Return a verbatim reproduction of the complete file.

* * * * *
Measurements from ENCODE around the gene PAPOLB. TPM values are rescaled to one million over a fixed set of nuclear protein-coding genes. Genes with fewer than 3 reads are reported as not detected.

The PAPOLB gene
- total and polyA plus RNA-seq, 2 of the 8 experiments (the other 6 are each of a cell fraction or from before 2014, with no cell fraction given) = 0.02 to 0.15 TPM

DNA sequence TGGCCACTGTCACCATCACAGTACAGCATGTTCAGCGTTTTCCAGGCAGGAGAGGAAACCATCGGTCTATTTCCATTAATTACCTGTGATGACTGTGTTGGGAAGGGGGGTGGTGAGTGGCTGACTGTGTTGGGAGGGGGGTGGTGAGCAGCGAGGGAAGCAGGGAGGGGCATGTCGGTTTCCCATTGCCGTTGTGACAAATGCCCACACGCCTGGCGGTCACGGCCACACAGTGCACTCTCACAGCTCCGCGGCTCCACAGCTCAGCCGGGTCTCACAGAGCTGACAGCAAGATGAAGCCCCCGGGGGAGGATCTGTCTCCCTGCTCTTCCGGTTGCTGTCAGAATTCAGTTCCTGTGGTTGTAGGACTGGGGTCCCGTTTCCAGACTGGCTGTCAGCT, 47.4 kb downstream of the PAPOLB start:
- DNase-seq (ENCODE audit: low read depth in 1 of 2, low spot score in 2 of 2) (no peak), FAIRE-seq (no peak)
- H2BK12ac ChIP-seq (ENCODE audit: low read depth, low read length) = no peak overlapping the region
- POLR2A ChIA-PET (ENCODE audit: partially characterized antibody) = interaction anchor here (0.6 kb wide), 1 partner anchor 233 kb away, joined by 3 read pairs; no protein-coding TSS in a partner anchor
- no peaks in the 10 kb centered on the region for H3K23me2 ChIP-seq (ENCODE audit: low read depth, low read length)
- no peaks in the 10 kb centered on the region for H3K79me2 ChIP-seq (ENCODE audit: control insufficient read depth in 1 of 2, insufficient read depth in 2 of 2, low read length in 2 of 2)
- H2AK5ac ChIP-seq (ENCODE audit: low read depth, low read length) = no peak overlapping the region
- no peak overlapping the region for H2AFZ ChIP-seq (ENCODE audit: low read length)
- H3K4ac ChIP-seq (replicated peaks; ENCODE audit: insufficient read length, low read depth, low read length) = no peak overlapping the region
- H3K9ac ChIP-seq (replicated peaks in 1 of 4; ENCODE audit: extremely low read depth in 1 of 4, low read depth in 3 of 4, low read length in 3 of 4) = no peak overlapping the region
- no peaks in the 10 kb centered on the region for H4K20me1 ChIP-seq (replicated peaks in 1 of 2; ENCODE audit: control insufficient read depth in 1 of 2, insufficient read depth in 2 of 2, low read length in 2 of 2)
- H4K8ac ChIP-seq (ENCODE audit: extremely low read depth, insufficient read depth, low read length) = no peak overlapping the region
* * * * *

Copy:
Measurements from ENCODE around the gene PAPOLB. TPM values are rescaled to one million over a fixed set of nuclear protein-coding genes. Genes with fewer than 3 reads are reported as not detected.

The PAPOLB gene
- total and polyA plus RNA-seq, 2 of the 8 experiments (the other 6 are each of a cell fraction or from before 2014, with no cell fraction given) = 0.02 to 0.15 TPM

DNA sequence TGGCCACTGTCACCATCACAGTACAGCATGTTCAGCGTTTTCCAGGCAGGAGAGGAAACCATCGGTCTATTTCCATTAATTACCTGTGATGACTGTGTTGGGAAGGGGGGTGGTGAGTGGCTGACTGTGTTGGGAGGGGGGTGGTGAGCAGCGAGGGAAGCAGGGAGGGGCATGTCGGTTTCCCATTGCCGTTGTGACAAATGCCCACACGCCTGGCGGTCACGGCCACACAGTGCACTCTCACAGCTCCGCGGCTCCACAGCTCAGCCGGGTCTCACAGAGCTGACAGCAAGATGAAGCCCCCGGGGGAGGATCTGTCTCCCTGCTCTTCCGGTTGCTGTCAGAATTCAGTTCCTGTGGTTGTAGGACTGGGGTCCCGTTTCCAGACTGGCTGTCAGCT, 47.4 kb downstream of the PAPOLB start:
- DNase-seq (ENCODE audit: low read depth in 1 of 2, low spot score in 2 of 2) (no peak), FAIRE-seq (no peak)
- H2BK12ac ChIP-seq (ENCODE audit: low read depth, low read length) = no peak overlapping the region
- POLR2A ChIA-PET (ENCODE audit: partially characterized antibody) = interaction anchor here (0.6 kb wide), 1 partner anchor 233 kb away, joined by 3 read pairs; no protein-coding TSS in a partner anchor
- no peaks in the 10 kb centered on the region for H3K23me2 ChIP-seq (ENCODE audit: low read depth, low read length)
- no peaks in the 10 kb centered on the region for H3K79me2 ChIP-seq (ENCODE audit: control insufficient read depth in 1 of 2, insufficient read depth in 2 of 2, low read length in 2 of 2)
- H2AK5ac ChIP-seq (ENCODE audit: low read depth, low read length) = no peak overlapping the region
- no peak overlapping the region for H2AFZ ChIP-seq (ENCODE audit: low read length)
- H3K4ac ChIP-seq (replicated peaks; ENCODE audit: insufficient read length, low read depth, low read length) = no peak overlapping the region
- H3K9ac ChIP-seq (replicated peaks in 1 of 4; ENCODE audit: extremely low read depth in 1 of 4, low read depth in 3 of 4, low read length in 3 of 4) = no peak overlapping the region
- no peaks in the 10 kb centered on the region for H4K20me1 ChIP-seq (replicated peaks in 1 of 2; ENCODE audit: control insufficient read depth in 1 of 2, insufficient read depth in 2 of 2, low read length in 2 of 2)
- H4K8ac ChIP-seq (ENCODE audit: extremely low read depth, insufficient read depth, low read length) = no peak overlapping the region